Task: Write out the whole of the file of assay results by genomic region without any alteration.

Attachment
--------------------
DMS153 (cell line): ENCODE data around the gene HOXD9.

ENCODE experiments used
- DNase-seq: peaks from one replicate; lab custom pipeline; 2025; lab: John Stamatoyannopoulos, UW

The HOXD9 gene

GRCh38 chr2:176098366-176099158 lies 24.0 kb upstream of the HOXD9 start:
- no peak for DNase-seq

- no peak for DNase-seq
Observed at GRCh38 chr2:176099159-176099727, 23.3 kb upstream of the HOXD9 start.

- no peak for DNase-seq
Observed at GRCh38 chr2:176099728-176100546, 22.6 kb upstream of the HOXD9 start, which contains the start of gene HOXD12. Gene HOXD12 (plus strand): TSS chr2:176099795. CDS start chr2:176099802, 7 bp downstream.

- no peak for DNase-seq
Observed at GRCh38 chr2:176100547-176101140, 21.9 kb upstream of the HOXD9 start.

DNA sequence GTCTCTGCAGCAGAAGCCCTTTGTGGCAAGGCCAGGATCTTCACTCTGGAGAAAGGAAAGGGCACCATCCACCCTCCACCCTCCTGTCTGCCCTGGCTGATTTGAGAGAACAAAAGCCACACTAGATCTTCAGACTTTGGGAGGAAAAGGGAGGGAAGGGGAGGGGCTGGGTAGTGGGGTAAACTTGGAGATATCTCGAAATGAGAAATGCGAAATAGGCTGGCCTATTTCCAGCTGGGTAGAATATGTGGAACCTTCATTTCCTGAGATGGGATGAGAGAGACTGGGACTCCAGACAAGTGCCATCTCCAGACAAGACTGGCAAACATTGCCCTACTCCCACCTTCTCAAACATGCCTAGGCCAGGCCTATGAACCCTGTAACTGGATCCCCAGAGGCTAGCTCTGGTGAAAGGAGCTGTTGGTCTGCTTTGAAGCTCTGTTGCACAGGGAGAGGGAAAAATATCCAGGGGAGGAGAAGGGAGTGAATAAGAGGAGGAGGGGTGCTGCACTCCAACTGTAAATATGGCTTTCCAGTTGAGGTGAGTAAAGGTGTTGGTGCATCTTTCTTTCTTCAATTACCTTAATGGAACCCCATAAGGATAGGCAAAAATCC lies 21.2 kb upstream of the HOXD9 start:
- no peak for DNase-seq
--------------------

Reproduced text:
DMS153 (cell line): ENCODE data around the gene HOXD9.

ENCODE experiments used
- DNase-seq: peaks from one replicate; lab custom pipeline; 2025; lab: John Stamatoyannopoulos, UW

The HOXD9 gene

GRCh38 chr2:176098366-176099158 lies 24.0 kb upstream of the HOXD9 start:
- no peak for DNase-seq

- no peak for DNase-seq
Observed at GRCh38 chr2:176099159-176099727, 23.3 kb upstream of the HOXD9 start.

- no peak for DNase-seq
Observed at GRCh38 chr2:176099728-176100546, 22.6 kb upstream of the HOXD9 start, which contains the start of gene HOXD12. Gene HOXD12 (plus strand): TSS chr2:176099795. CDS start chr2:176099802, 7 bp downstream.

- no peak for DNase-seq
Observed at GRCh38 chr2:176100547-176101140, 21.9 kb upstream of the HOXD9 start.

DNA sequence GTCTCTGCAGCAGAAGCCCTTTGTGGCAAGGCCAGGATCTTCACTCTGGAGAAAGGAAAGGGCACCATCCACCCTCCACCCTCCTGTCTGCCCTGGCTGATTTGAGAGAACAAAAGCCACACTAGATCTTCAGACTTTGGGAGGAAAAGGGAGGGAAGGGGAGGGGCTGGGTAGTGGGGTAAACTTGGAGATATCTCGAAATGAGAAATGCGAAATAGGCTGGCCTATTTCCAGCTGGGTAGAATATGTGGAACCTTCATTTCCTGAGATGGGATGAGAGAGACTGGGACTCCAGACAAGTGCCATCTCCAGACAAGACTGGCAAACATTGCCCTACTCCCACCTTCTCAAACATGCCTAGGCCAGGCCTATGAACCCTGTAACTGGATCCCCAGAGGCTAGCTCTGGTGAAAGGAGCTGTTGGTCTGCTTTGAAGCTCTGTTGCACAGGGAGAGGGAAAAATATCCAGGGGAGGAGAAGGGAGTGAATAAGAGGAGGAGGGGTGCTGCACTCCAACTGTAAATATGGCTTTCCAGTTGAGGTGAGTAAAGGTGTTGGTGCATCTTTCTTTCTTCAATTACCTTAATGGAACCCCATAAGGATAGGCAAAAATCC lies 21.2 kb upstream of the HOXD9 start:
- no peak for DNase-seq